Leffe — the new Gold Label?

Half pint beer glasses and a bottle of Leffe.

We’ve had another beer mixing breakthrough: Leffe Blonde mixed with cask bitter does wonderful things.

This idea came to us as we struggled through two miserably buttery halves of Bath Ales Gem at one of the stops on our #EveryPubInBristol mission.

On the table next to us two French speakers were having animated business discussion over a laptop while swigging bottles of Leffe, one of a handful of a big brand beers on offer in the fridges behind the bar.

We fired thoughts back and forth in quick succession:

“Maybe we should ditch these and split a bottle of Leffe.”

“Huh. It’s funny how you can’t get a bottle of Gold Label barley wine in the pub these days but you can get Leffe.”

“Hmm. They’re quite similar beers, really — strong, golden, fruity…”

“Are you thinking…?”

“It can’t hurt to try.”

The bottle cost about £4.50 and we ended up with about a 50-50 mix each. It immediately looked appealing — fluffy head, amber hue — and gave off the familiar Leffe banana aroma.

One sip was enough, we knew it had worked.

Leffe is too sweet and syrupy for us these days, but like this, the cask ale lightened the body and added bitterness.

The ale, which had seemed lifeless and dominated by one off-flavour, was revived.

Did it remind us of something like Palm Speciale? Maybe.

Leffe isn’t a perfect substitute for Gold Label because, though Belgian beer aficionados might not rate it, it does have a distinct Belgian yeast character. But based on our experience, it is in fact better than Gold Label, which can, even when blended with draught beer, seems merely boozy and sugary.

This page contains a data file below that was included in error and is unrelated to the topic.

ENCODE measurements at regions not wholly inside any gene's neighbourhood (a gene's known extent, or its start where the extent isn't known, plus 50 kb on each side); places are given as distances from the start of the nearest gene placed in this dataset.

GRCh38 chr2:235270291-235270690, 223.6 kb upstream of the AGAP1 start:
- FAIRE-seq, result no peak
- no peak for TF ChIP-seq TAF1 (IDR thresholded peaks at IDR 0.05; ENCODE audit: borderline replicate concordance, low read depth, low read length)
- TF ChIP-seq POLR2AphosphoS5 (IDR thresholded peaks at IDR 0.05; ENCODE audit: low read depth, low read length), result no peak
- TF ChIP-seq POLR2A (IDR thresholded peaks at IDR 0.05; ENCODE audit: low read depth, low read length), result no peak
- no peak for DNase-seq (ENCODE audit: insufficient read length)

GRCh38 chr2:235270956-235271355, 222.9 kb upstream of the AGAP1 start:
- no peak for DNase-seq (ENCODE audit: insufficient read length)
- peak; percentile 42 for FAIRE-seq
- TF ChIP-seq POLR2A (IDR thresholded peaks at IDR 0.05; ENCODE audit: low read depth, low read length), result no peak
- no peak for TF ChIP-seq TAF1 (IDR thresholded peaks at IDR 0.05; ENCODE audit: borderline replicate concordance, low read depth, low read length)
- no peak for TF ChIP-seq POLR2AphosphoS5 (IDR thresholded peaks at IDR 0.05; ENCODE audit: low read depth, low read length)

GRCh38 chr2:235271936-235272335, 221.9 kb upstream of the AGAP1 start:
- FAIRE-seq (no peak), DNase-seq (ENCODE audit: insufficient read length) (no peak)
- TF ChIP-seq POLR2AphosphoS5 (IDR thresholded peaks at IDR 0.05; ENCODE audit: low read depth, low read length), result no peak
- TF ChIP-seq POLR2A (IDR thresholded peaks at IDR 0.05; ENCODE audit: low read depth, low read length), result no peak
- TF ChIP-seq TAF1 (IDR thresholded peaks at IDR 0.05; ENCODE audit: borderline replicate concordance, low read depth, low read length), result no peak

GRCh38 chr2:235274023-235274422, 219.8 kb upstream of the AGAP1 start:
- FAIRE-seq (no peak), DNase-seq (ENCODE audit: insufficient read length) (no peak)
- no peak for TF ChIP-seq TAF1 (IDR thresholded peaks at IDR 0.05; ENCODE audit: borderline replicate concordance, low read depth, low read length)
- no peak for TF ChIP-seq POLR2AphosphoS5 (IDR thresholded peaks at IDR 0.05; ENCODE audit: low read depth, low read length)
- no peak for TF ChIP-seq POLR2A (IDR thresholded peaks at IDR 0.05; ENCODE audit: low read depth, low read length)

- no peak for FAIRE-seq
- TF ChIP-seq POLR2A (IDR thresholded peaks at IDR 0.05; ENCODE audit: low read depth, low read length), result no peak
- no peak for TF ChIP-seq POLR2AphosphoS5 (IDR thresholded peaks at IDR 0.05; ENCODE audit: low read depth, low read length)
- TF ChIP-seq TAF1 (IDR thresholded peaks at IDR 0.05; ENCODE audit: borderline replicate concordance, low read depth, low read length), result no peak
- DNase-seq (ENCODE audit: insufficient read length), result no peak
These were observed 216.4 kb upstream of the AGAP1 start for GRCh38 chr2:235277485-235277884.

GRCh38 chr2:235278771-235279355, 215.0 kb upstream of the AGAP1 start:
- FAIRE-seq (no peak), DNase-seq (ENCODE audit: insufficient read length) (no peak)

We’ll be trying this again when we find ourselves in pubs with off-the-peg bottle ranges and mediocre cask beer.

We can also imagine some interesting supermarket mixing opportunities — Banks’s Bitter + Leffe Blonde might make for an interesting and cost-effective combo, for example.

Tripel-off, Semi-Final: Karmeliet vs. Lost & Grounded

It’s been on for weeks now, the gaps between games are getting longer, and your favourite was knocked out early so who cares? Yes, it’s another Tripel-Off semi-final.

The end is drawing near, though, and we’re certainly continuing to enjoy the experience.

In the past when we’ve entered into big multi-part tasting projects there have been moments when it’s felt like a chore — “We really ought to drink those three saisons we suspect are going to be rubbish, ugh…” — but not this time.

It’s tripel! We love tripel! And none of those we’ve tasted this time have been anything less than enjoyable.